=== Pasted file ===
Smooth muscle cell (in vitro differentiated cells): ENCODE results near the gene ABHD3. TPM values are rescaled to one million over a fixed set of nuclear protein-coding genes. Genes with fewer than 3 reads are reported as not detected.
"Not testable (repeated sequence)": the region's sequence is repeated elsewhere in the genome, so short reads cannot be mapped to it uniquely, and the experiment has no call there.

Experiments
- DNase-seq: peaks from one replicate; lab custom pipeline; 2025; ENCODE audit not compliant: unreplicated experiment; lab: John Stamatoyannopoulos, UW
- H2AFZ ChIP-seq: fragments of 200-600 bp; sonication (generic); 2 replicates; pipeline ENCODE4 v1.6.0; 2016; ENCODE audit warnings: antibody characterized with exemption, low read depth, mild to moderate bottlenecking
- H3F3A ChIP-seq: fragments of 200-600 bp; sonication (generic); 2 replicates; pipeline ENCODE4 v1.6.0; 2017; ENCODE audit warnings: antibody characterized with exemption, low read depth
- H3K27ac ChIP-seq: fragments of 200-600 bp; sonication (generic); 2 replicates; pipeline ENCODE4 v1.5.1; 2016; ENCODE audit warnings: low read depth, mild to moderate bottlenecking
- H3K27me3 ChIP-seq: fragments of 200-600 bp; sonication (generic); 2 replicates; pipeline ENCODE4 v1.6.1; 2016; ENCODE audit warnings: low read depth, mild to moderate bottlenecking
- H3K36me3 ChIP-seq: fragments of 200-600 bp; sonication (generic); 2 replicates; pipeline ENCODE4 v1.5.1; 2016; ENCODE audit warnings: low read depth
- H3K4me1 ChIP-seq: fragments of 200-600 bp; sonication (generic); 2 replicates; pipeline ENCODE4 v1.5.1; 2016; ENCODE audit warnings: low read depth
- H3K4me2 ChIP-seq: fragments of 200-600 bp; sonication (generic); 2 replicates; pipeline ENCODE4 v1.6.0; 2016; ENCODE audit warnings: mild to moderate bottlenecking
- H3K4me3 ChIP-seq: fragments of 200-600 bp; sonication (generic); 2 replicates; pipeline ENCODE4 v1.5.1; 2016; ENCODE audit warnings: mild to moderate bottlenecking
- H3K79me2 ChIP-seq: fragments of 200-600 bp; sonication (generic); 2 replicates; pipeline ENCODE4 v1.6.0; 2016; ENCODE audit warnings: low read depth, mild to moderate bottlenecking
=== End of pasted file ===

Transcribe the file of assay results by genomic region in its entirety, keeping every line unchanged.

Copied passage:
Smooth muscle cell (in vitro differentiated cells): ENCODE results near the gene ABHD3. TPM values are rescaled to one million over a fixed set of nuclear protein-coding genes. Genes with fewer than 3 reads are reported as not detected.
"Not testable (repeated sequence)": the region's sequence is repeated elsewhere in the genome, so short reads cannot be mapped to it uniquely, and the experiment has no call there.

Experiments
- DNase-seq: peaks from one replicate; lab custom pipeline; 2025; ENCODE audit not compliant: unreplicated experiment; lab: John Stamatoyannopoulos, UW
- H2AFZ ChIP-seq: fragments of 200-600 bp; sonication (generic); 2 replicates; pipeline ENCODE4 v1.6.0; 2016; ENCODE audit warnings: antibody characterized with exemption, low read depth, mild to moderate bottlenecking
- H3F3A ChIP-seq: fragments of 200-600 bp; sonication (generic); 2 replicates; pipeline ENCODE4 v1.6.0; 2017; ENCODE audit warnings: antibody characterized with exemption, low read depth
- H3K27ac ChIP-seq: fragments of 200-600 bp; sonication (generic); 2 replicates; pipeline ENCODE4 v1.5.1; 2016; ENCODE audit warnings: low read depth, mild to moderate bottlenecking
- H3K27me3 ChIP-seq: fragments of 200-600 bp; sonication (generic); 2 replicates; pipeline ENCODE4 v1.6.1; 2016; ENCODE audit warnings: low read depth, mild to moderate bottlenecking
- H3K36me3 ChIP-seq: fragments of 200-600 bp; sonication (generic); 2 replicates; pipeline ENCODE4 v1.5.1; 2016; ENCODE audit warnings: low read depth
- H3K4me1 ChIP-seq: fragments of 200-600 bp; sonication (generic); 2 replicates; pipeline ENCODE4 v1.5.1; 2016; ENCODE audit warnings: low read depth
- H3K4me2 ChIP-seq: fragments of 200-600 bp; sonication (generic); 2 replicates; pipeline ENCODE4 v1.6.0; 2016; ENCODE audit warnings: mild to moderate bottlenecking
- H3K4me3 ChIP-seq: fragments of 200-600 bp; sonication (generic); 2 replicates; pipeline ENCODE4 v1.5.1; 2016; ENCODE audit warnings: mild to moderate bottlenecking
- H3K79me2 ChIP-seq: fragments of 200-600 bp; sonication (generic); 2 replicates; pipeline ENCODE4 v1.6.0; 2016; ENCODE audit warnings: low read depth, mild to moderate bottlenecking